AMES, Iowa -- Although security experts continue to warn about the dangerous consequences of the Equifax data breach, many Iowans have yet to take action to determine whether their personal and financial information has been compromised. From mid-May through July 2017, hackers accessed a variety of personal information – including Social Security numbers, birthdates, addresses and driver's license numbers – of more than 1 million Iowans, placing them at risk for identity theft, fraud and financial disaster.
They are among more than 145 million Americans whose sensitive personal information was exposed due to a security lapse involving patching software, according to Equifax, a major credit reporting company. The hackers also stole credit card numbers for about 209,000 people and dispute documents with personal identifying information for about 182,000 people.
“We are encouraging Iowa consumers to take the first step and visit Equifax’s website, www.equifaxsecurity2017.com, to determine if their information has been exposed,” said Suzanne Bartholomae, an assistant professor in human development and family studies and family financial management state specialist with Iowa State University Extension and Outreach.
The initial shock of the news has passed and a national phone survey found that about a quarter of Americans reviewed their credit scores or reports within two weeks of Equifax announcing the breach. However, many Iowans may not be checking whether they have been affected by the breach or taking the proper steps to protect themselves from fraud.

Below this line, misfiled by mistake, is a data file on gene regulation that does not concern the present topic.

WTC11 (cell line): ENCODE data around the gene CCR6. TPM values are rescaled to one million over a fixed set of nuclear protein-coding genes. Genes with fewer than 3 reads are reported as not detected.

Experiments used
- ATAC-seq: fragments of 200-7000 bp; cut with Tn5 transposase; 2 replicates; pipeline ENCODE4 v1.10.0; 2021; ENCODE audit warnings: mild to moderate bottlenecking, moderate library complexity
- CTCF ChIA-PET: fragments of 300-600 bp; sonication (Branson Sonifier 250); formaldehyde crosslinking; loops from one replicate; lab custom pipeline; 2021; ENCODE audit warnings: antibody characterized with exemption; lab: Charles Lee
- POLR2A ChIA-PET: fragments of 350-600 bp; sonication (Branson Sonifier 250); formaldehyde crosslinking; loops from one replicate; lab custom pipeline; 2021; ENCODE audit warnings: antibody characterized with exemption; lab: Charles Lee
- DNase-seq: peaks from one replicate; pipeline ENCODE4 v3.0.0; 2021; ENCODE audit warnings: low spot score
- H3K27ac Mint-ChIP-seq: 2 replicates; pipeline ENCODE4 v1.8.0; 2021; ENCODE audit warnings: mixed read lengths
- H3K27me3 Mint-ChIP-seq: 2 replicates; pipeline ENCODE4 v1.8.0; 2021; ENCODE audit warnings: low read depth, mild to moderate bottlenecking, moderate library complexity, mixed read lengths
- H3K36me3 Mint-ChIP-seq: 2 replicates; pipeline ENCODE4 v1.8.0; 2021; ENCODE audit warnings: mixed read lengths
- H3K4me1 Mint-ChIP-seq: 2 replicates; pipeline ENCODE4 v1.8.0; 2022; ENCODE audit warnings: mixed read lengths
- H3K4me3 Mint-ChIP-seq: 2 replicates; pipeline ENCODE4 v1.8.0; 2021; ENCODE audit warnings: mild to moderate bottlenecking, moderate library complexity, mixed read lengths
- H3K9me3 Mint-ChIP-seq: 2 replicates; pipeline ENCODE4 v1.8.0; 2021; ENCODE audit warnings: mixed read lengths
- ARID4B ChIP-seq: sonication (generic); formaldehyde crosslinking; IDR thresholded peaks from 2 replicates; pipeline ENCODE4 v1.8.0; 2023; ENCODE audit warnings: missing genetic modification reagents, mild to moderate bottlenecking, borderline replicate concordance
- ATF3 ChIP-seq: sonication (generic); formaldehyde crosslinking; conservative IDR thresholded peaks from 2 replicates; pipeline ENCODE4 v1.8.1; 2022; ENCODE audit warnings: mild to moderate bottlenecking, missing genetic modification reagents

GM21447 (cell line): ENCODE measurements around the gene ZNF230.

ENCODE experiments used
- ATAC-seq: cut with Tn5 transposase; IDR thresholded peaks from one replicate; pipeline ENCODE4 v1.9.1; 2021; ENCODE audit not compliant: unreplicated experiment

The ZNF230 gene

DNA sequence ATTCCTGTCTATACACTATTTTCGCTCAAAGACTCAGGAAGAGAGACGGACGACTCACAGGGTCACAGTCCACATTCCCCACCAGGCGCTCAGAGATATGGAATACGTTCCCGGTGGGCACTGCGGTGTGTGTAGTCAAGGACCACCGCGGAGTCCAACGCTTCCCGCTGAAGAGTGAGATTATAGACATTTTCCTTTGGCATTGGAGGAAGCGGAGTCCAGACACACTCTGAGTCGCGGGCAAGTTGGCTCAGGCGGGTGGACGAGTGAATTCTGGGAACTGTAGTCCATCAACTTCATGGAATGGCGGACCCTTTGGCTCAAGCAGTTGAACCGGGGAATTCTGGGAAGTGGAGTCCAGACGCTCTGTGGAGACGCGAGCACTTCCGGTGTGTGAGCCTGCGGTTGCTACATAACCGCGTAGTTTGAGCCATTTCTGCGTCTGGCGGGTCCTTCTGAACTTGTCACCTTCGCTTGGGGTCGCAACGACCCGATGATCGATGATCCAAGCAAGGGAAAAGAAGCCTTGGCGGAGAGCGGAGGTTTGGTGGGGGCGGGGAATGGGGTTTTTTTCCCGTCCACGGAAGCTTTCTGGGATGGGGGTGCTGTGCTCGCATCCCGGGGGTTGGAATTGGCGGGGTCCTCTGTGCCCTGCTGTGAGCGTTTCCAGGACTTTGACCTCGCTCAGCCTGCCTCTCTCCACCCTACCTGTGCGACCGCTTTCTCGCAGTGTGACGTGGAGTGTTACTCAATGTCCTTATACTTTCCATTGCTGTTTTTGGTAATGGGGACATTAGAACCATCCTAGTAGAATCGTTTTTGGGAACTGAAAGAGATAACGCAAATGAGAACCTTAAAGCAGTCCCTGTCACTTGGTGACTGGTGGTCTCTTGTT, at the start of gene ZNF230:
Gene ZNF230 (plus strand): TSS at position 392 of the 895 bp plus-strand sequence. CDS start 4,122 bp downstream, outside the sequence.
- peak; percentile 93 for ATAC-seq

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Carol Ehlers is one of the ISU Extension and Outreach family finance specialists who are sharing resources and teaching a program called “UnSCAM Yourself … Responding to the Equifax Data Breach.” She serves 12 counties in Northwest Iowa.
“In multiple ISU Extension and Outreach workshops I’ve taught since the Equifax breach, typically only 10 to 20 percent of participants had checked if their information was impacted. I have had comments from consumers that they dismissed the news reports about this data breach because they didn’t have a credit card with Equifax, so it is important to correct consumer misunderstanding about the credit bureau’s cybersecurity incident,” Ehlers said.
ISU Extension and Outreach has developed a public website with resources and a checklist – “Equifax Data Breach: Steps to Protect” – so consumers can see how the breach affects them and steps they can take to protect their information from being misused. To access this information, visit the website at https://blogs.extension.iastate.edu/moneytips/security-breach/.
“With a data breach of this nature, Iowans need to realize that the compromised information may not be put into play by unsavory individuals for a long time. This highlights the importance of not only being vigilant about checking for unusual activity on their credit reports and with financial accounts, but also taking steps that offer long-term solutions, such as credit monitoring and freezes,” said Bartholomae.
Equifax is offering free credit freezes until Jan. 31, 2018. The company also will refund fees to anyone who already paid for freezes since Sept. 7, 2017, when it announced the breach.
“A freeze means that no one, including you, can access your credit file until you unfreeze it, using a PIN or passphrase. That makes it harder for identity thieves to open new accounts in your name,” Bartholomae said.
Because data breaches are occurring with greater frequency at a range of organizations, consumers will benefit by getting into the habit of checking their credit reports, Bartholomae noted. By law, consumers are entitled to one free copy of their credit report every 12 months from each of the three nationwide credit reporting companies. Iowa consumers can order a free copy of their report online from annualcreditreport.com.
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